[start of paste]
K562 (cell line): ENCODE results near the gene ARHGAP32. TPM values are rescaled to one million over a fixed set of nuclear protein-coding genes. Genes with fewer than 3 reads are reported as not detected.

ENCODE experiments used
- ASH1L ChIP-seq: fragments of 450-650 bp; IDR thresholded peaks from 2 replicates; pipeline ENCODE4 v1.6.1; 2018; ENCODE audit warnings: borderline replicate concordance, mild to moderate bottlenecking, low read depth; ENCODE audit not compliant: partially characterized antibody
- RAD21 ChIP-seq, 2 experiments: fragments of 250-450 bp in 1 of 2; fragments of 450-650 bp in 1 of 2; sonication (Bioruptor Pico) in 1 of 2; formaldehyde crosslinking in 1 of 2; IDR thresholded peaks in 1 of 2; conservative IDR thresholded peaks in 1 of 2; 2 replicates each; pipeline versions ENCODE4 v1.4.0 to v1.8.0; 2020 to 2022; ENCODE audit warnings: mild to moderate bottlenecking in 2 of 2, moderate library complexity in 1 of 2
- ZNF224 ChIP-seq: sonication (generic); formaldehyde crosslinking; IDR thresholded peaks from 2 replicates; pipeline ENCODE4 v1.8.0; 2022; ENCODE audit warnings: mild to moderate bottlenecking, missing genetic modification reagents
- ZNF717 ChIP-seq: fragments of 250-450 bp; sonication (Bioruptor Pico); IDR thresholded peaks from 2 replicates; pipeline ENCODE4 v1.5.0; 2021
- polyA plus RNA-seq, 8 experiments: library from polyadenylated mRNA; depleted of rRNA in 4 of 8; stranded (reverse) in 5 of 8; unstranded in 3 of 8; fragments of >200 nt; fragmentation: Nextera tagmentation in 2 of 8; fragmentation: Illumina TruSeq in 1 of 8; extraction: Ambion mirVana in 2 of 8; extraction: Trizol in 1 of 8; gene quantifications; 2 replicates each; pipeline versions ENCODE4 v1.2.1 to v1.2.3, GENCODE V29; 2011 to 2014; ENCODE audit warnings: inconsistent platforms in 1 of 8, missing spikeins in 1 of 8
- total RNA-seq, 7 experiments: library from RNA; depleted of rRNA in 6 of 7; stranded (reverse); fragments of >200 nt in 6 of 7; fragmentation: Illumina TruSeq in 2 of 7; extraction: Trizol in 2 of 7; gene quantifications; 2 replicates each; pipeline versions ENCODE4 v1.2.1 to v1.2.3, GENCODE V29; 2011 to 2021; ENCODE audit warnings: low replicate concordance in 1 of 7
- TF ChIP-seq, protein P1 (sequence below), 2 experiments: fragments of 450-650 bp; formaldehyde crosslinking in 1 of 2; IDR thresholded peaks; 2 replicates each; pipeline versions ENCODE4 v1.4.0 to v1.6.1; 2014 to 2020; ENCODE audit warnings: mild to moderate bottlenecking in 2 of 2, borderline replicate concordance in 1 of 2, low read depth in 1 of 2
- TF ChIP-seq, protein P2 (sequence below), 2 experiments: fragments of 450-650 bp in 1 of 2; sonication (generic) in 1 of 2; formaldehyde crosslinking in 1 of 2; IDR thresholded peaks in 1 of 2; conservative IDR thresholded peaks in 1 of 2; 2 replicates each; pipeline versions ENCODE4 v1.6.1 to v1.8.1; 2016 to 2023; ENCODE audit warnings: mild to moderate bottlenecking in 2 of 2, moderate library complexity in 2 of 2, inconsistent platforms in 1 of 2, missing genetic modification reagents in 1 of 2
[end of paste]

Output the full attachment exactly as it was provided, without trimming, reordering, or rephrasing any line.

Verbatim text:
K562 (cell line): ENCODE results near the gene ARHGAP32. TPM values are rescaled to one million over a fixed set of nuclear protein-coding genes. Genes with fewer than 3 reads are reported as not detected.

ENCODE experiments used
- ASH1L ChIP-seq: fragments of 450-650 bp; IDR thresholded peaks from 2 replicates; pipeline ENCODE4 v1.6.1; 2018; ENCODE audit warnings: borderline replicate concordance, mild to moderate bottlenecking, low read depth; ENCODE audit not compliant: partially characterized antibody
- RAD21 ChIP-seq, 2 experiments: fragments of 250-450 bp in 1 of 2; fragments of 450-650 bp in 1 of 2; sonication (Bioruptor Pico) in 1 of 2; formaldehyde crosslinking in 1 of 2; IDR thresholded peaks in 1 of 2; conservative IDR thresholded peaks in 1 of 2; 2 replicates each; pipeline versions ENCODE4 v1.4.0 to v1.8.0; 2020 to 2022; ENCODE audit warnings: mild to moderate bottlenecking in 2 of 2, moderate library complexity in 1 of 2
- ZNF224 ChIP-seq: sonication (generic); formaldehyde crosslinking; IDR thresholded peaks from 2 replicates; pipeline ENCODE4 v1.8.0; 2022; ENCODE audit warnings: mild to moderate bottlenecking, missing genetic modification reagents
- ZNF717 ChIP-seq: fragments of 250-450 bp; sonication (Bioruptor Pico); IDR thresholded peaks from 2 replicates; pipeline ENCODE4 v1.5.0; 2021
- polyA plus RNA-seq, 8 experiments: library from polyadenylated mRNA; depleted of rRNA in 4 of 8; stranded (reverse) in 5 of 8; unstranded in 3 of 8; fragments of >200 nt; fragmentation: Nextera tagmentation in 2 of 8; fragmentation: Illumina TruSeq in 1 of 8; extraction: Ambion mirVana in 2 of 8; extraction: Trizol in 1 of 8; gene quantifications; 2 replicates each; pipeline versions ENCODE4 v1.2.1 to v1.2.3, GENCODE V29; 2011 to 2014; ENCODE audit warnings: inconsistent platforms in 1 of 8, missing spikeins in 1 of 8
- total RNA-seq, 7 experiments: library from RNA; depleted of rRNA in 6 of 7; stranded (reverse); fragments of >200 nt in 6 of 7; fragmentation: Illumina TruSeq in 2 of 7; extraction: Trizol in 2 of 7; gene quantifications; 2 replicates each; pipeline versions ENCODE4 v1.2.1 to v1.2.3, GENCODE V29; 2011 to 2021; ENCODE audit warnings: low replicate concordance in 1 of 7
- TF ChIP-seq, protein P1 (sequence below), 2 experiments: fragments of 450-650 bp; formaldehyde crosslinking in 1 of 2; IDR thresholded peaks; 2 replicates each; pipeline versions ENCODE4 v1.4.0 to v1.6.1; 2014 to 2020; ENCODE audit warnings: mild to moderate bottlenecking in 2 of 2, borderline replicate concordance in 1 of 2, low read depth in 1 of 2
- TF ChIP-seq, protein P2 (sequence below), 2 experiments: fragments of 450-650 bp in 1 of 2; sonication (generic) in 1 of 2; formaldehyde crosslinking in 1 of 2; IDR thresholded peaks in 1 of 2; conservative IDR thresholded peaks in 1 of 2; 2 replicates each; pipeline versions ENCODE4 v1.6.1 to v1.8.1; 2016 to 2023; ENCODE audit warnings: mild to moderate bottlenecking in 2 of 2, moderate library complexity in 2 of 2, inconsistent platforms in 1 of 2, missing genetic modification reagents in 1 of 2